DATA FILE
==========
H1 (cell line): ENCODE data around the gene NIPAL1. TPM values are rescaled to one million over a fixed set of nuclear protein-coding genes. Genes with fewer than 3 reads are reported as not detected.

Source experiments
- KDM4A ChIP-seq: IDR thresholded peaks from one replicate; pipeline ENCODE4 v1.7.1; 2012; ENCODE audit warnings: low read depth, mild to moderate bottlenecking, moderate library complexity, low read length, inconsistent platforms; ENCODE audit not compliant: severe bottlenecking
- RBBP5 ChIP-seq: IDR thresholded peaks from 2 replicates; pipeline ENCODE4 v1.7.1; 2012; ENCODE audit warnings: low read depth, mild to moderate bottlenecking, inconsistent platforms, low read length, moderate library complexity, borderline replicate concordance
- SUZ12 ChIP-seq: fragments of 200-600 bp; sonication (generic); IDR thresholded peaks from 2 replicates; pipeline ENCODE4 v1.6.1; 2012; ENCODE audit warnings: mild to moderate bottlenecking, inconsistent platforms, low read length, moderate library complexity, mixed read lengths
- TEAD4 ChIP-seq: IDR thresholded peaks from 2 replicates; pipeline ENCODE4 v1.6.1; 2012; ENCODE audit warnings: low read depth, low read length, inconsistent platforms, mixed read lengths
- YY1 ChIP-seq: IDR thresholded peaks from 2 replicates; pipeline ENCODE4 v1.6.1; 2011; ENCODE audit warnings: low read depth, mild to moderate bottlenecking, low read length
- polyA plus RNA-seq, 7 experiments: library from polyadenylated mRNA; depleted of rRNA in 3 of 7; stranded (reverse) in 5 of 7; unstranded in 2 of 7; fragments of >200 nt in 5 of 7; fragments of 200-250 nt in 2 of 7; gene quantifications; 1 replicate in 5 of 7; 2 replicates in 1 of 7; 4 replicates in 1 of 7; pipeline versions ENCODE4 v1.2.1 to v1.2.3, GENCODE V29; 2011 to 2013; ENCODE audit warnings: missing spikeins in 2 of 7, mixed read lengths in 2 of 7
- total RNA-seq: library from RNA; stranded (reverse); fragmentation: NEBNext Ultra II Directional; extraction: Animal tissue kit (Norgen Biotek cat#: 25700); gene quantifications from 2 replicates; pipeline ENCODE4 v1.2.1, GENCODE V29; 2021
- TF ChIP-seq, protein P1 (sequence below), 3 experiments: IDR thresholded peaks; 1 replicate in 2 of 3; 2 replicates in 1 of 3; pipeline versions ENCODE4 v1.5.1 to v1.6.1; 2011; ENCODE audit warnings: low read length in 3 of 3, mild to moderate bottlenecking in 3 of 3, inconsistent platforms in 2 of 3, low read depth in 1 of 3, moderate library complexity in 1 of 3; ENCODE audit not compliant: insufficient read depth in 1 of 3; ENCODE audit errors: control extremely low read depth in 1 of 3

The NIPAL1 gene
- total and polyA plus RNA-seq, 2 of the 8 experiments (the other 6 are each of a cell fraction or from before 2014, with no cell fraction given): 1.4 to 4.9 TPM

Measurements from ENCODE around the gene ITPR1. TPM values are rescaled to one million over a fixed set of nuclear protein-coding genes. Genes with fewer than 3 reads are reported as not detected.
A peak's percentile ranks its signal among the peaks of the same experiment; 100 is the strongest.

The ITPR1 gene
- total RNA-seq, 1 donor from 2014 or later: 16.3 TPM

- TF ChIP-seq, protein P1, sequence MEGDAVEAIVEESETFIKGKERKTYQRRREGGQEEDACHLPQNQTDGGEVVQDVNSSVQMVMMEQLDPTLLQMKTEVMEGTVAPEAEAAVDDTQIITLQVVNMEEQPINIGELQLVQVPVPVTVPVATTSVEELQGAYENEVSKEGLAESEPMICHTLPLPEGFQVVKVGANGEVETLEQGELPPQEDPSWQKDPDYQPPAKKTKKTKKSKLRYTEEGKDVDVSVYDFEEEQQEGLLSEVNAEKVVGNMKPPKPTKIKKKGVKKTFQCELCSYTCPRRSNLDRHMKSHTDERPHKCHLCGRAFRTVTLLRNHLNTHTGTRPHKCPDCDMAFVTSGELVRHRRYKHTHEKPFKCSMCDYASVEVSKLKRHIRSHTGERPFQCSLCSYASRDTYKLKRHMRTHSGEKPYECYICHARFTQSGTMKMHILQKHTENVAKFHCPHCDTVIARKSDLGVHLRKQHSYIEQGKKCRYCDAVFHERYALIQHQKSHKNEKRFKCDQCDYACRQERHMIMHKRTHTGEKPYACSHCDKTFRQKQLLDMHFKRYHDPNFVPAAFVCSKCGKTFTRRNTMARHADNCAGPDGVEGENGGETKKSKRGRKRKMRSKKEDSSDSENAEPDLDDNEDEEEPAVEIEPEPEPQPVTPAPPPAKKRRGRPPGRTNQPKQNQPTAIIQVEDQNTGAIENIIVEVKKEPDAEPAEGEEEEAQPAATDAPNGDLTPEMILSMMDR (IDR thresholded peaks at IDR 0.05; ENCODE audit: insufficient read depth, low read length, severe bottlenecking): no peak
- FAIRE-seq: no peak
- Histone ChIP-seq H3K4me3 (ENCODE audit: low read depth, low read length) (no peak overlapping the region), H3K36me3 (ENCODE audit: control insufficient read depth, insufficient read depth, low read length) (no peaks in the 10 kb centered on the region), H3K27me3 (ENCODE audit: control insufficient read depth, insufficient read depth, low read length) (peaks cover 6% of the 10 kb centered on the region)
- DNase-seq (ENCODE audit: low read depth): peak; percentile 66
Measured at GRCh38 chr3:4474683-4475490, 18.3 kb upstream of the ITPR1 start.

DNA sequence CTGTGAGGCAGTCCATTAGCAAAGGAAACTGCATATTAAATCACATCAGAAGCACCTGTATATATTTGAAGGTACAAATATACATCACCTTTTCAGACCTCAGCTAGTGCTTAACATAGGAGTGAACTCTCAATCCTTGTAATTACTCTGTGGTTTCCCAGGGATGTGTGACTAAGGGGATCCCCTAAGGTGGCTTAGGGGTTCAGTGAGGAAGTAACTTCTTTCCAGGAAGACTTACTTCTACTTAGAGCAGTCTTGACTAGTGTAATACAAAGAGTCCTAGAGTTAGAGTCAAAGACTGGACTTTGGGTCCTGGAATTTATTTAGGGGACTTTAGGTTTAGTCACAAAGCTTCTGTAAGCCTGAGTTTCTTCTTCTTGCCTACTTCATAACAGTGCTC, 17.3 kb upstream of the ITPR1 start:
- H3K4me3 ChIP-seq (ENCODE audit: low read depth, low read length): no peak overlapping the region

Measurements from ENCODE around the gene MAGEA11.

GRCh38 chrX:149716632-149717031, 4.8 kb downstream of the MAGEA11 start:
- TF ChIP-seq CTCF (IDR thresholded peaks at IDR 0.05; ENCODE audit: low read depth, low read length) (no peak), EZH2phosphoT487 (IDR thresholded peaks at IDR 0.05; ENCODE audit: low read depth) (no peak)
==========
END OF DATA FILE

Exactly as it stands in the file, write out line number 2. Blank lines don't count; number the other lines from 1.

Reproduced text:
Source experiments